Nintendo hacker Gary Bowser has denied being involved in a new flash cart project claimed to allow Switch users to play back-ups of their owned games.
The MIG-Switch flash cart, officially, is a «third party back-up and development device for the Nintendo Switch» according to the device website, that’s not endorsed nor licenced by Nintendo of Japan. While the idea behind the device is players can back up games they own legally, it also opens the door for piracy and for people to potentially play roms of games they do not own.
However, Bowser — who was sentenced to 40 months in prison for the distribution and sale of piracy-enabling devices back in 2022 — said he was «not involved» in any aspect of the MIG-Switch. Rather, the hacker reportedly said he had been the «subject of DNS poisoning attack on [his] nameservers» (thanks, VGC).
In a post on Discord, Bowser wrote: «I repaired the damage and changed all my passwords, but sadly people will talk, not what I needed just before Christmas… And also just a day after someone was threatening me via Skype, demanding I send them $1,000 per month for the next 40 months, or they would leak a bunch of shit.»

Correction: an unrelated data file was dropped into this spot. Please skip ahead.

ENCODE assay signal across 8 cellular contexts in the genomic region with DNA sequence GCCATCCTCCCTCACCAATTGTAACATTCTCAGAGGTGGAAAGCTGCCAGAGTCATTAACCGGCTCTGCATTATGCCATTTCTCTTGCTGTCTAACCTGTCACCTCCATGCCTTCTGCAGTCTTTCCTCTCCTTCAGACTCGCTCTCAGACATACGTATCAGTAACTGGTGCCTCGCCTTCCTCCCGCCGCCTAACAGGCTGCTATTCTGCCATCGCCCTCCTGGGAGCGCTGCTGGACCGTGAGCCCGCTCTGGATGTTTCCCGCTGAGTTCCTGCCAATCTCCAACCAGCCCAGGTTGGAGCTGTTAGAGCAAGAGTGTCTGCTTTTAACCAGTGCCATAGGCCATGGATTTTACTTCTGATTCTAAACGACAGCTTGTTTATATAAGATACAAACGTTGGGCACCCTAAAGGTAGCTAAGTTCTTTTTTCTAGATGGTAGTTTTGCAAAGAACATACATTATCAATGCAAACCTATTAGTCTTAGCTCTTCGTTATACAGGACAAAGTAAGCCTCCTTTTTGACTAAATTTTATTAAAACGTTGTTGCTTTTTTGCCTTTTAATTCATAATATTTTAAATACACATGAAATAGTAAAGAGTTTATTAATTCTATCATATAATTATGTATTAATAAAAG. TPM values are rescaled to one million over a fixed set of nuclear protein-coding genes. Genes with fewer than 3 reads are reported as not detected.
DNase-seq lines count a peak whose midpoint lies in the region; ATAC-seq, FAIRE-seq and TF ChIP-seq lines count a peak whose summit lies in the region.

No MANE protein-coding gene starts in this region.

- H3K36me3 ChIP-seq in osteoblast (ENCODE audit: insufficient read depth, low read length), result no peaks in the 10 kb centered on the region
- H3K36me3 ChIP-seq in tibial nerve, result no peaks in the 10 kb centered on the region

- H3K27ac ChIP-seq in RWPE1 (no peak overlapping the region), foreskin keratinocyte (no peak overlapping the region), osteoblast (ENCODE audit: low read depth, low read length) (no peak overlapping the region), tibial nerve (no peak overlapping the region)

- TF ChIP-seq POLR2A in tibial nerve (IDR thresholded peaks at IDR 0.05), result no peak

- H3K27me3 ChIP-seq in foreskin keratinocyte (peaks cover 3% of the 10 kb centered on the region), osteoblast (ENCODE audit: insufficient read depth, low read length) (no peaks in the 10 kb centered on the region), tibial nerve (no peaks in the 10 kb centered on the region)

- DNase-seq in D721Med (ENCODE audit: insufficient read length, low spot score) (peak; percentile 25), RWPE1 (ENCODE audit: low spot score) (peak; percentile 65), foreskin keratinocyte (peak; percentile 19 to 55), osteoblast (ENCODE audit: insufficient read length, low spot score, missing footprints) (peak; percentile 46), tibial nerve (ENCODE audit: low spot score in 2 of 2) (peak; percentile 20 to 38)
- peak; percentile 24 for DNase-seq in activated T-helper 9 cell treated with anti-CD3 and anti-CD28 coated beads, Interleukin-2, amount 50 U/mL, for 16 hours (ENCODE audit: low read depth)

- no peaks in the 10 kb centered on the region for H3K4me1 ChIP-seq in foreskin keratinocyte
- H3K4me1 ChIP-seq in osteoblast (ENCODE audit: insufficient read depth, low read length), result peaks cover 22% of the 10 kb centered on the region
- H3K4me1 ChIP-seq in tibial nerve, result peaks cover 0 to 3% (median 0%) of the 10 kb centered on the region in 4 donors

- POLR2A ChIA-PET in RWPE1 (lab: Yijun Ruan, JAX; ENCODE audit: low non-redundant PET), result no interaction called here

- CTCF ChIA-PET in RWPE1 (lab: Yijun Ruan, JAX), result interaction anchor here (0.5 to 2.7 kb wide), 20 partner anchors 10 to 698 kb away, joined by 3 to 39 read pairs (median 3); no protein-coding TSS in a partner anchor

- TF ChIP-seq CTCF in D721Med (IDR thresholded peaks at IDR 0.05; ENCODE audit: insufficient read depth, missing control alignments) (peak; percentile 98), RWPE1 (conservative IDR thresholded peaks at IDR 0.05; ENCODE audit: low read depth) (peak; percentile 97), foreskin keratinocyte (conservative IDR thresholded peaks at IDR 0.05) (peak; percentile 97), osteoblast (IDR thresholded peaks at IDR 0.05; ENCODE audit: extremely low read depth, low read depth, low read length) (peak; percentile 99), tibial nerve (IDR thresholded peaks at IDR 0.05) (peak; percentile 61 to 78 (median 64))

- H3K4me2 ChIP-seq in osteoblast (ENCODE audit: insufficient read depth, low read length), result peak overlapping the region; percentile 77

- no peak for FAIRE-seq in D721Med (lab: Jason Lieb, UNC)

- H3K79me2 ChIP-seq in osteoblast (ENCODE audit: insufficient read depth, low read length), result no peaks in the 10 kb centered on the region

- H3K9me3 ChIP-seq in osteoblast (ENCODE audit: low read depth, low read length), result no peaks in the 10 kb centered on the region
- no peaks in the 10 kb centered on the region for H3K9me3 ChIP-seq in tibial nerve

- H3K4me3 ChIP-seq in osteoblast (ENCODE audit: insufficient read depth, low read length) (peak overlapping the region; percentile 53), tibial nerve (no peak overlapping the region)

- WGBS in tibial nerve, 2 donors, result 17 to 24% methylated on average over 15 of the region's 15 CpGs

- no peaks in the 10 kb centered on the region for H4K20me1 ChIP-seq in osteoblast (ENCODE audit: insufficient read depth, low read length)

He finished: «I am not going to engage the trolls or comment on it.»
The hacker also proclaimed his lack of involvement on X (formerly Twitter). When asked directly if he was part of the flash cart project, Bowser replied bluntly: «I am not involved with this stuff».
The accusations come after Bowser’s website was allegedly discovered in the DNS records of AfterTimeX.com, the website where videos of MIG-Switch first appeared, as explained in a video by Modern Vintage Gamer.
Bowser himself was released from prison last year. However, despite this relative freedom, he will remain in debt to Nintendo for the foreseeable future, due to his aforementioned actions against the company.
Speaking in April last year, Bowser explained that Nintendo is now able to recoup 25-30 percent of his personal income for the rest of his working life.